Final Expiration Date?

The history of American business is littered with companies that crash and burn. Sometimes they fly so high they attract attention from antitrust regulators. That's what happened with John D. Rockefeller's Standard Oil, which grew so big that a federal judge ordered it broken into pieces. Sometimes poor management or fraud are the culprit, like when energy giant Enron imploded. And sometimes technology overtakes a company, like when Henry Ford put the buggy whip manufacturers out of business.

Last week, another corporate stalwart threw in the towel. You've heard the sad news. Hostess Brands — maker of Wonder Bread, Ding Dongs, Ho Ho's, Sno Balls, and the pop-culture icon Twinkies — filed for bankruptcy in January. But last week, citing a strike by members of the Bakery, Confectionery, Tobacco Workers and Grain Millers International Union, the company announced they would wind down their operations and liquidate their assets. The move leaves over 18,000 Americans jobless just as holiday baking season moves into high gear.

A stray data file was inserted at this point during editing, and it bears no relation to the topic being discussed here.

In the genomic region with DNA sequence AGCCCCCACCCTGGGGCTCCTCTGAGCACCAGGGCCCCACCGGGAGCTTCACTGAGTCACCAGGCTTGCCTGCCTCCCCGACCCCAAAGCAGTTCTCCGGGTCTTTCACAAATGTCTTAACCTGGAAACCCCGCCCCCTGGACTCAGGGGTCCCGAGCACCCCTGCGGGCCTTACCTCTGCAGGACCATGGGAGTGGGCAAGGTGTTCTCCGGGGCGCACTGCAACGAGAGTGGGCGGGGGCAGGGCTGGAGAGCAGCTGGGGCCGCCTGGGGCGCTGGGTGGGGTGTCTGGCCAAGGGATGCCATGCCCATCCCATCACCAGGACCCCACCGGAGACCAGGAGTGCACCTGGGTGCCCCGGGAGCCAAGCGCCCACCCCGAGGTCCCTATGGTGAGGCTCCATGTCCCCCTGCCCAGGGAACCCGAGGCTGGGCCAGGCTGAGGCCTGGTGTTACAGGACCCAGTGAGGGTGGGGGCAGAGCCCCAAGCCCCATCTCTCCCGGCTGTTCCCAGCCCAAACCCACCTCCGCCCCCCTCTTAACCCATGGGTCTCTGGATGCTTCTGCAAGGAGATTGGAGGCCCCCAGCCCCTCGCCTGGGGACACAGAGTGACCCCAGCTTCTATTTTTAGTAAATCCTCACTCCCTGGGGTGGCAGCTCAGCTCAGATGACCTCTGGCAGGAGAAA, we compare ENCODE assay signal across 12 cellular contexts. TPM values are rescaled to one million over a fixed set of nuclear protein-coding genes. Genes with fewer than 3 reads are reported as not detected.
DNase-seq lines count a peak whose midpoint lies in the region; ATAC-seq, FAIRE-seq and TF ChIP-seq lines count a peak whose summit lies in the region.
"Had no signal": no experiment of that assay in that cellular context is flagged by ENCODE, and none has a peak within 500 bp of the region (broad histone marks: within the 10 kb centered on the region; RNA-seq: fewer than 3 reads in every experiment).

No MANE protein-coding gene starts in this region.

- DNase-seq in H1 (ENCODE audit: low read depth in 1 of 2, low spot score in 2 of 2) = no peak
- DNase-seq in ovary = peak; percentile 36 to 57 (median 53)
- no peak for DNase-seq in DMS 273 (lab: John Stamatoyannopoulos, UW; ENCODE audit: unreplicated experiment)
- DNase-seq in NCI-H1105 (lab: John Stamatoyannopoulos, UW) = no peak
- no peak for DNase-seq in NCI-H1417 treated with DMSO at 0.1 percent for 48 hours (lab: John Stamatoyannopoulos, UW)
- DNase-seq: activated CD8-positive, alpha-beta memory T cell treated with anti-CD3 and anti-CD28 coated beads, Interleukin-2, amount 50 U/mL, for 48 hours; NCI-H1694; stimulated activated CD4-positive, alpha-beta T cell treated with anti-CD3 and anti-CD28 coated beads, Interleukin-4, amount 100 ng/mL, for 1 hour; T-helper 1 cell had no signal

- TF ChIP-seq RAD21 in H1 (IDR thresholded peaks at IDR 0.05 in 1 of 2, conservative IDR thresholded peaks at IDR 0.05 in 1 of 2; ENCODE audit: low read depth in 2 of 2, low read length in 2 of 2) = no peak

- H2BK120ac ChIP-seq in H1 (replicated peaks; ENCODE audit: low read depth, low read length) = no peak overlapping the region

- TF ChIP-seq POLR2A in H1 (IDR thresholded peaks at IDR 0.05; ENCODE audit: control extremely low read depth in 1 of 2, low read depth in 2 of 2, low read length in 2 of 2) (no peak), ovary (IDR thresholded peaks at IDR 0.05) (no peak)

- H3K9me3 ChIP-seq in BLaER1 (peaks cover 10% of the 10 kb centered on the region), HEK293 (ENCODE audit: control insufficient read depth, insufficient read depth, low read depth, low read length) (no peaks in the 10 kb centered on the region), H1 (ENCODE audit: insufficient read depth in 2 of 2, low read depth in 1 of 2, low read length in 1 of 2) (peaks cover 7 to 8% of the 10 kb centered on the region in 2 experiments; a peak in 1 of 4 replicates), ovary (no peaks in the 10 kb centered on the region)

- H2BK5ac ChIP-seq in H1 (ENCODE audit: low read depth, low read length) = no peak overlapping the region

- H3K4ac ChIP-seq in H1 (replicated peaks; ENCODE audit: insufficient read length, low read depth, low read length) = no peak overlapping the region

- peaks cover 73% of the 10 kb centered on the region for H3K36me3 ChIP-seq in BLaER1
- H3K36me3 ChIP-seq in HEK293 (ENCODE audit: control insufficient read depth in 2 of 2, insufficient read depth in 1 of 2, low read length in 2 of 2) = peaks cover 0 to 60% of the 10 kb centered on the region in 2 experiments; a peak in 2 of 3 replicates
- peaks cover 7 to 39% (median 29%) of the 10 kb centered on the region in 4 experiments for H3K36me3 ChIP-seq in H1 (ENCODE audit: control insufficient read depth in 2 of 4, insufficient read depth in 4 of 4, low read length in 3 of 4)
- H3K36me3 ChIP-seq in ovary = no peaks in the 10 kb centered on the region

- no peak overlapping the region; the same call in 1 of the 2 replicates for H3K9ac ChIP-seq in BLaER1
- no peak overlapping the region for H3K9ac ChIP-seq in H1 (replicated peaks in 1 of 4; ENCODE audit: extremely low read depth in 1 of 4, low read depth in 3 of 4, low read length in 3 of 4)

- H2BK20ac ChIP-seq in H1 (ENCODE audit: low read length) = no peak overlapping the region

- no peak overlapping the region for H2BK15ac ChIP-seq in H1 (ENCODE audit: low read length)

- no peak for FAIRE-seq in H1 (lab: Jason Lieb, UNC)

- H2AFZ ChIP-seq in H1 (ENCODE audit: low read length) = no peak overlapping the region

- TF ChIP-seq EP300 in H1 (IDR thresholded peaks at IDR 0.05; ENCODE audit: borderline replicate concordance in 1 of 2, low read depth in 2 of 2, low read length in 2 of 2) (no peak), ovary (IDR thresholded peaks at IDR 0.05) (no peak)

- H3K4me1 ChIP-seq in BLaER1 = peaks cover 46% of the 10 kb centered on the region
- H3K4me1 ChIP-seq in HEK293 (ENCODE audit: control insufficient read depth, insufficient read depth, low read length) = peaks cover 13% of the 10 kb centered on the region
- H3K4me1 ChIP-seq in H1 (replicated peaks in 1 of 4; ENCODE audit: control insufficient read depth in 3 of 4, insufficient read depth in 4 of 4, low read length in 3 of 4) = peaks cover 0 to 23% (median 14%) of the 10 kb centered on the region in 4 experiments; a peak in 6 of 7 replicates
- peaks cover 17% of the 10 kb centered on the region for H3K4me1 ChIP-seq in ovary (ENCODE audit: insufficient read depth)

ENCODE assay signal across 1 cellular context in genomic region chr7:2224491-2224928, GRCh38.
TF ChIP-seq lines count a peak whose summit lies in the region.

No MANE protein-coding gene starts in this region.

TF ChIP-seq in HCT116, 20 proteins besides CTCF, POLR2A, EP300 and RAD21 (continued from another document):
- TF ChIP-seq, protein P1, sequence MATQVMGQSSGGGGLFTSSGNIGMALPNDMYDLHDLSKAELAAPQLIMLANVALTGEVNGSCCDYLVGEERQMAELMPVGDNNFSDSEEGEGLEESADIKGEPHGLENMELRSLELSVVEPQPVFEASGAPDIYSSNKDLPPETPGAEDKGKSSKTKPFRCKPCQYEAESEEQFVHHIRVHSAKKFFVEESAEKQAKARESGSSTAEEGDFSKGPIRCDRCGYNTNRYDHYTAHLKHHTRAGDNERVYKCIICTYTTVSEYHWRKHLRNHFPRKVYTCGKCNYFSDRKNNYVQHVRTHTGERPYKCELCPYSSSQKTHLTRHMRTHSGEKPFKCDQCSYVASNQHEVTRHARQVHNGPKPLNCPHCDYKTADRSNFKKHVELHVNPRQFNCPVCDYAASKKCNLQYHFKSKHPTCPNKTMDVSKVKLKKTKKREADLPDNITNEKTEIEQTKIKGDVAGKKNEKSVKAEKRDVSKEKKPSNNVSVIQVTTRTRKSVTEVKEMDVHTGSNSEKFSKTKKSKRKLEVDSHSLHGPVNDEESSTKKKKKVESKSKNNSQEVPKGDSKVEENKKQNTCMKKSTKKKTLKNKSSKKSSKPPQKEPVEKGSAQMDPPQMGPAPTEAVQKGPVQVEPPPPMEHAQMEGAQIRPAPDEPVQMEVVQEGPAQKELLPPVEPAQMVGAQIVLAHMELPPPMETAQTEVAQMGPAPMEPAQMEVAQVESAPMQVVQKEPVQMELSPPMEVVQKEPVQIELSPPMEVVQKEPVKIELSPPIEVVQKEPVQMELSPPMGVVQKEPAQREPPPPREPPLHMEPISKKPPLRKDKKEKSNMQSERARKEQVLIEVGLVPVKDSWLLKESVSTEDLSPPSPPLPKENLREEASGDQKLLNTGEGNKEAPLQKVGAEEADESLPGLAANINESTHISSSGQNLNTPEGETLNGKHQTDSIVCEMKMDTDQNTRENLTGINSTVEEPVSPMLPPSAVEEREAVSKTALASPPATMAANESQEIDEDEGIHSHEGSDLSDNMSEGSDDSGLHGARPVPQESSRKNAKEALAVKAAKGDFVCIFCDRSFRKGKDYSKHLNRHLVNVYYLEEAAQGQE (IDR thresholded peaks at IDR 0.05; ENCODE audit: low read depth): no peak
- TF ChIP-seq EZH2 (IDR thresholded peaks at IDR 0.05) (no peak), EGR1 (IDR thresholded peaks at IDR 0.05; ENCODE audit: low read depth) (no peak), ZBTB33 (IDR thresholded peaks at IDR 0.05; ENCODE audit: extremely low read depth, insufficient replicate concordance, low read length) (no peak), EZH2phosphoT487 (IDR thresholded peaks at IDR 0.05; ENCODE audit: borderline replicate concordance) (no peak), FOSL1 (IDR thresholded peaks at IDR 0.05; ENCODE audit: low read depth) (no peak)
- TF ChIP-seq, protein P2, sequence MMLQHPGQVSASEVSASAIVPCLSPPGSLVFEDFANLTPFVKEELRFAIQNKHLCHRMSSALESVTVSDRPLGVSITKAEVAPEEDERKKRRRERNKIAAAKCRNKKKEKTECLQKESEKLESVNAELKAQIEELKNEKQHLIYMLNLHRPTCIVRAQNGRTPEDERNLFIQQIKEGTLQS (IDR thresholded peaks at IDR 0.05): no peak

Ten Facts about Mortgage Debt Forgiveness

Yes, the economy is periodically showing some signs of improvement but it is clear the country has a long slow up hill climb ahead before most of us feel the worst is behind us. This is particularly true for families still struggling with what to do with their real estate mortgages when the value of their property is no where close to what they owe on it.

In these situations more and more property owners are finding it makes more sense to take the hit to their credit reports and walk away from the offending property and let the mortgage holder deal with the loss. Setting aside the ethical discussion surrounding this, if you do have mortgage debt forgiven you walk into a whole new complex tax arena. If you're not careful and plan appropriately